Literacy

Teachers College Readers Writers Workshops

Olivet Academy utilizes Teachers College Reading and Writing Workshops (RWWS) curriculum. The focus is on enabling young people to become avid readers, writers, and inquirers through workshop instruction. RWWS curriculum is specifically designed for varying abilities. The design allows the faculty to teach a diverse range of students in an inclusive classroom. The Readers Workshop focuses on the important goal of children reading independently, reinforced by daily, facilitated reading time. Daily, children will receive direct and explicit instruction through a brief mini-lesson in class. Class teachers will then provide children with time to read emergent storybooks, shared reading texts, interactive and shared writing texts, and just-right books. As the school year progresses and children gain reading skills, the length of time per class devoted to reading alone or with a partner grows.

Presented with a variety of genres of literature and explicit genre studies, students will gain an early appreciation for fiction, non- fiction, and poetry. The Readers Workshop highlights reading aloud by the educator in order to create a sense of community and to model for children a love of reading. Through read-aloud, educators are able to integrate science, social studies, science, SEL and Bible studies disciplines into the literacy lessons, increase student vocabulary and higher-level comprehension skills, and encourage children to engage in accountable talk.

The Reading Workshop contemplates the need for highly individualized study for each student’s reading abilities. While a child is transitioning between reading levels, educators create a “transitional book baggie” for the student, which provides the student with titles at his/her reading level and a few at the next level in order to scaffold readers between levels. Additionally, educators provide students with highly individualized assessment-based conferences and coaching.

Lucy Calkins’ Writers Workshops Units of Study will be used for writing curriculum. Similar to the Readers Workshop, the Writers Workshop will focus on teaching children at a variety of writing and language levels through whole-class instruction, small groups and mini-lessons, and individualized instruction. The Writing Workshop teaches students throughout the year to write in personal narrative, fiction, nonfiction, and poetry styles, which integrates with the students’ Reading Workshop learning about the elements of storytelling and other essential literacy skills. The RWWS program offers significant professional development for educators with hands-on professional development workshops in order to become highly skilled educators in the Lucy Calkins method.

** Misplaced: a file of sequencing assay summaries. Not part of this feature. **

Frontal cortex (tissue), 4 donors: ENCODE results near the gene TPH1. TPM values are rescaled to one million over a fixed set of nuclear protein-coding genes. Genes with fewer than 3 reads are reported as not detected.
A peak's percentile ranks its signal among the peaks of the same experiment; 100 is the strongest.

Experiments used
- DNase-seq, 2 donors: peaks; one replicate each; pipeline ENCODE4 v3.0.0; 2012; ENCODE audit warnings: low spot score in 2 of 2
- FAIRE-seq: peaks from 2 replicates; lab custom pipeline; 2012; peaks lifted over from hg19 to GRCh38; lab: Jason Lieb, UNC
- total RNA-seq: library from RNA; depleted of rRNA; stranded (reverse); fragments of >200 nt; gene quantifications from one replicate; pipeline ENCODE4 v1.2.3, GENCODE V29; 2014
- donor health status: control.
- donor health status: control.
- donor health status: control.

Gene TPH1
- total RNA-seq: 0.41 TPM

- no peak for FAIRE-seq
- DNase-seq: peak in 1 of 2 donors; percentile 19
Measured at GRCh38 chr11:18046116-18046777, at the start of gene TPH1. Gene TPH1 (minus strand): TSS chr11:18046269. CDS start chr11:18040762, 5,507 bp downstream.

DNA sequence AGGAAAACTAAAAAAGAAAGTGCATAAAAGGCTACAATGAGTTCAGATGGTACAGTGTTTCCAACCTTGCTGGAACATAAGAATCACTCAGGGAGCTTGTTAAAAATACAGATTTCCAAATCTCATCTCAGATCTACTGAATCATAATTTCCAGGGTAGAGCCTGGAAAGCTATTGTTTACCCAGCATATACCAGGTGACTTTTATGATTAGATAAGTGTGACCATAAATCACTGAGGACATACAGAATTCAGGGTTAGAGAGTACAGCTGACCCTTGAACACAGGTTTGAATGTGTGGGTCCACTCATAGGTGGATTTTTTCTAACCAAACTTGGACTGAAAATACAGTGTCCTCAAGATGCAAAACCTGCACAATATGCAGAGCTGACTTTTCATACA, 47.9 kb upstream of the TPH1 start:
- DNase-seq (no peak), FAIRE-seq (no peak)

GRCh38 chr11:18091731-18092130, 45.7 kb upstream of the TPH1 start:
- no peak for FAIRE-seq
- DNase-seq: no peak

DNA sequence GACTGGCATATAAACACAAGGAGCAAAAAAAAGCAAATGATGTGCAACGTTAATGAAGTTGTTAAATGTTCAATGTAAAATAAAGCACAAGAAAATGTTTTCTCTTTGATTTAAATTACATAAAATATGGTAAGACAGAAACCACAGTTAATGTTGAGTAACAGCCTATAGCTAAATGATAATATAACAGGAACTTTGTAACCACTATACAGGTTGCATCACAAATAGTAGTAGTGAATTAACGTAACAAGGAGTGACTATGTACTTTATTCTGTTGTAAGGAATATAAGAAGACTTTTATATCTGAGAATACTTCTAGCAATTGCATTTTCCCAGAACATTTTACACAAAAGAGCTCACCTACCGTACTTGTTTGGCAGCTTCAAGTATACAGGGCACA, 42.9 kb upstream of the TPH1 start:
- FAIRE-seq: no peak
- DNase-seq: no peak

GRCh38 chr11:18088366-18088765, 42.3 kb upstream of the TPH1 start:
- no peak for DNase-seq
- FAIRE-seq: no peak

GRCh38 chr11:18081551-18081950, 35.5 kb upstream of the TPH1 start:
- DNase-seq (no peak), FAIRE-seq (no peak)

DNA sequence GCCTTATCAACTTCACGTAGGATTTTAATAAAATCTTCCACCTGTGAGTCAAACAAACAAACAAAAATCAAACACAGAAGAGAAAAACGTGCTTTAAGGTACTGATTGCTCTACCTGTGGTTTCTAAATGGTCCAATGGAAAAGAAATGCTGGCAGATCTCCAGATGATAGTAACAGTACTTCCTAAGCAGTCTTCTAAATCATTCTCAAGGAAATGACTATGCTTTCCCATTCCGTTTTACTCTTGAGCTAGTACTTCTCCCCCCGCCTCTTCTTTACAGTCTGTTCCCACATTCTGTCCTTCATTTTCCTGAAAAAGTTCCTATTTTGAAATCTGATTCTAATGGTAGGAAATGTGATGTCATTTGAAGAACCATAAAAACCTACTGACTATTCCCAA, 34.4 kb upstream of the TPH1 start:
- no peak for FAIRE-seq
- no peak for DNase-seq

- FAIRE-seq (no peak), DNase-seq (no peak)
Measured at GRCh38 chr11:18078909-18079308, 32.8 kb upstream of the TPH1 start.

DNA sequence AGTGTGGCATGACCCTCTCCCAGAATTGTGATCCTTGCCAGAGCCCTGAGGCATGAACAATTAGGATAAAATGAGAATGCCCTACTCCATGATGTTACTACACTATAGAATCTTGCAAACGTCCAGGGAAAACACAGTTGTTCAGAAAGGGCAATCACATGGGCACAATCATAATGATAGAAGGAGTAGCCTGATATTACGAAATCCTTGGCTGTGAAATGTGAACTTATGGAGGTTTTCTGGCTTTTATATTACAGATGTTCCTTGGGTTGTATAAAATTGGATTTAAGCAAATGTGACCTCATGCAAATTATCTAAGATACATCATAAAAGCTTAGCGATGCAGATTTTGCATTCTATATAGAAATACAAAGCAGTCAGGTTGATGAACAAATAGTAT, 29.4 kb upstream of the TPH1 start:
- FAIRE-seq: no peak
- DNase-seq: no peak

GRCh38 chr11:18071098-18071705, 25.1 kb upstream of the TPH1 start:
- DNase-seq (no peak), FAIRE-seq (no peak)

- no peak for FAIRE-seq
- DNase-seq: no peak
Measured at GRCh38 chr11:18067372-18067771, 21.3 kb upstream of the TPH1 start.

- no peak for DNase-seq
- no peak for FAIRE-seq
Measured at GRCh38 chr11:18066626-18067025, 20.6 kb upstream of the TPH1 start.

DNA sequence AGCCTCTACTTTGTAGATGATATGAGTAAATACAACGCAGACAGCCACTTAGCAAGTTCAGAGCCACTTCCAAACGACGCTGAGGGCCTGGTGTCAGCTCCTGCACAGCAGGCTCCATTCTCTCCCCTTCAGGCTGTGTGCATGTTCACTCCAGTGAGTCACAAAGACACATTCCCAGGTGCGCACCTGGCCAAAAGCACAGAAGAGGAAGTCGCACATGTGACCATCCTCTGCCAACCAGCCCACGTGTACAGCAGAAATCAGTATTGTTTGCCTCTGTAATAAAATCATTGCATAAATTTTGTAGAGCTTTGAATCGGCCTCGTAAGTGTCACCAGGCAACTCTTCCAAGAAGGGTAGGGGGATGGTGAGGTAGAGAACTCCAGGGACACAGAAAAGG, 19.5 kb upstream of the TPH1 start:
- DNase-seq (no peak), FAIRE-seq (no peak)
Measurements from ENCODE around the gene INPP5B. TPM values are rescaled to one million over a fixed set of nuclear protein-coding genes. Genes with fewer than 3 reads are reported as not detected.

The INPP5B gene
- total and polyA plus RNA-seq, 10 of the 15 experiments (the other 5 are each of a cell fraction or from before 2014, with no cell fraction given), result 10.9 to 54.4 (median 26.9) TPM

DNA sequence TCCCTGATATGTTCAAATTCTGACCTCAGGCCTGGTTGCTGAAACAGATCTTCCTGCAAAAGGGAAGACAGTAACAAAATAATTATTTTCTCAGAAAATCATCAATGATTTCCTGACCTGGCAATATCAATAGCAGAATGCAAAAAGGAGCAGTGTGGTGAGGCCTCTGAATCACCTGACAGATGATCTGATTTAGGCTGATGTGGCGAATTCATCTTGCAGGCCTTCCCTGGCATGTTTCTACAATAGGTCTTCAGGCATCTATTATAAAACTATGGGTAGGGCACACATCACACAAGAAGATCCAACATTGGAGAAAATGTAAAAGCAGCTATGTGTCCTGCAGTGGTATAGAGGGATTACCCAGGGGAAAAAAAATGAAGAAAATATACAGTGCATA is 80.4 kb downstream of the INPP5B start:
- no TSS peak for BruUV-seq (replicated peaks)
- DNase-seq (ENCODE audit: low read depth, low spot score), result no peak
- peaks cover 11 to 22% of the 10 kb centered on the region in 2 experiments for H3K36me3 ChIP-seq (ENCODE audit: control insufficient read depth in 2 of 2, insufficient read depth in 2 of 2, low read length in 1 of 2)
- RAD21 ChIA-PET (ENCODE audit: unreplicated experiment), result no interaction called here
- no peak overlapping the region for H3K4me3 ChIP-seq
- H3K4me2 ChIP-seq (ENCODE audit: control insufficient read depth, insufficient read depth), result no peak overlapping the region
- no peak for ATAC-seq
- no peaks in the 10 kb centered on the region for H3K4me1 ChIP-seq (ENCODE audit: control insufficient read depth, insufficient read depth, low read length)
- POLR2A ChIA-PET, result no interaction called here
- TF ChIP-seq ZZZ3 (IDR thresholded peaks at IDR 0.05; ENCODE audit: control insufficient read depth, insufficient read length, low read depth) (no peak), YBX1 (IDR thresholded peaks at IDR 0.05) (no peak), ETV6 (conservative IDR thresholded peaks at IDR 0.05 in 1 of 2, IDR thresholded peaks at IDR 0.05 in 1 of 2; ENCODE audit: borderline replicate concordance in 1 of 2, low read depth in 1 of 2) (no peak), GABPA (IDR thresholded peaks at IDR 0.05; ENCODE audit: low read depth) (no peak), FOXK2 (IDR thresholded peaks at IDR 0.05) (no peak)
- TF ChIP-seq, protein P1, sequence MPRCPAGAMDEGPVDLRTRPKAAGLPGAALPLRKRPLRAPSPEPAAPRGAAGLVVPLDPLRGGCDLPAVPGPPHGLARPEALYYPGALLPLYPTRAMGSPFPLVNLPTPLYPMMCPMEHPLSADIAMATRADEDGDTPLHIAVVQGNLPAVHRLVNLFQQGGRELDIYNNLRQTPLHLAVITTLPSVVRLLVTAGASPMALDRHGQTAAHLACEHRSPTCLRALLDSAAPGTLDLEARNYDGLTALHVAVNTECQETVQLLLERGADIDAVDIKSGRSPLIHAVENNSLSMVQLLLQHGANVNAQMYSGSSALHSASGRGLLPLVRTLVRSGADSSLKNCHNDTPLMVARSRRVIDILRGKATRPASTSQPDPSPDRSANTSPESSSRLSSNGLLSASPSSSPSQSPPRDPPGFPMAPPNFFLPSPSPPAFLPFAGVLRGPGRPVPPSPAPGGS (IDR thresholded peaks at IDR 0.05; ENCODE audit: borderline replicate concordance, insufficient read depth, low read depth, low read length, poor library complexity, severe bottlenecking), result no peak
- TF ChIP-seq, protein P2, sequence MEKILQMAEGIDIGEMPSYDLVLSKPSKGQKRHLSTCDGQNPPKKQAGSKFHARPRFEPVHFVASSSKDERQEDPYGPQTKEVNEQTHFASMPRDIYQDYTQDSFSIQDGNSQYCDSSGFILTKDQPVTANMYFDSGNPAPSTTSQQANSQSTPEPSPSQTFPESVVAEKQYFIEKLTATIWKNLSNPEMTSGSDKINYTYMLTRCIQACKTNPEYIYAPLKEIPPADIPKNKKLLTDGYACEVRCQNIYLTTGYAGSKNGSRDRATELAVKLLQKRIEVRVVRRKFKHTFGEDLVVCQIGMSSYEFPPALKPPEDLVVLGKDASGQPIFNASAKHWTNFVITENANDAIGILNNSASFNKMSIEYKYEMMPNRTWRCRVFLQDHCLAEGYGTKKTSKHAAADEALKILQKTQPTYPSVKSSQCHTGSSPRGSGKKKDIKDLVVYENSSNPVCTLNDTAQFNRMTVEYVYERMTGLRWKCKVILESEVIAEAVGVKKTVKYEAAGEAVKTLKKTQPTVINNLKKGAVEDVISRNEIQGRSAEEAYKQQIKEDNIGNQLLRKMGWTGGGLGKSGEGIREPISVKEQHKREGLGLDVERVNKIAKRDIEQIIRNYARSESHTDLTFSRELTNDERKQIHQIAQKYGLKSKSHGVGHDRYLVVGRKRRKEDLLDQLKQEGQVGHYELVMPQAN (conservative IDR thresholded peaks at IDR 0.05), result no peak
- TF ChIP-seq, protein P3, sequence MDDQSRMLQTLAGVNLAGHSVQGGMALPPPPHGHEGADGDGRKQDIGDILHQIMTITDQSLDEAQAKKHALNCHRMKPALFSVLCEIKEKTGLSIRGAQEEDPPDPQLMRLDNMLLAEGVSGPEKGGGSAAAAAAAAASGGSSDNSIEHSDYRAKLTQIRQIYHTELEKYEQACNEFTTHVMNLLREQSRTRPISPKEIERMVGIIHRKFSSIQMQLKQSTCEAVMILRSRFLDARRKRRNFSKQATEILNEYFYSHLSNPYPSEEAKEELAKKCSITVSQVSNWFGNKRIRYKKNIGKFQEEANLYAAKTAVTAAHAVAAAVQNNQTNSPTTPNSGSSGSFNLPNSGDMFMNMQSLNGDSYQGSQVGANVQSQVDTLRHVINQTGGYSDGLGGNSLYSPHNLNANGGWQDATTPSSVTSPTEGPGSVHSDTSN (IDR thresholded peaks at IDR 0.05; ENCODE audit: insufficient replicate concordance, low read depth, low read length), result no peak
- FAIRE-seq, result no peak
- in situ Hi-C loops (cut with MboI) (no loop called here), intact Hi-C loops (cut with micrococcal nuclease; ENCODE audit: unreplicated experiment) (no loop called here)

For Phonics instruction, OA will be using Word Matters.

Word Matters presents essential information on designing and implementing a high-quality, systematic literacy program to help children learn about letters, sounds, and words. The central goal is to teach children to become “word solvers”: readers who can take words apart while reading for meaning, and writers who can construct words while writing to communicate. Where similar books are narrow in focus, Word Matters presents the theoretical underpinnings and practical wherewithal of word study in three contexts:

  • word study that includes systematically planned and applied experiences focusing on the elements of letters and words
  • writing, including how children use phoneme-grapheme relationships, word patterns, and principles to develop spelling ability
  • reading, including teaching children how to solve words with the use of phonics and visual-analysis skills as they read for meaning.

Each topic is supported with a variety of practical tools: reproducible sheets for a word study system and for writing workshop; lists of spelling minilessons; and extensive word lists, including frequently used words, antonyms, synonyms, and more. Armed with these tools—and the practice of Gay Su Pinnell and Irene Fountas—teachers can help students develop not just the “essential skills,” but also a joyful appreciation of their own literacy. Explicit professional development is also available in this curriculum.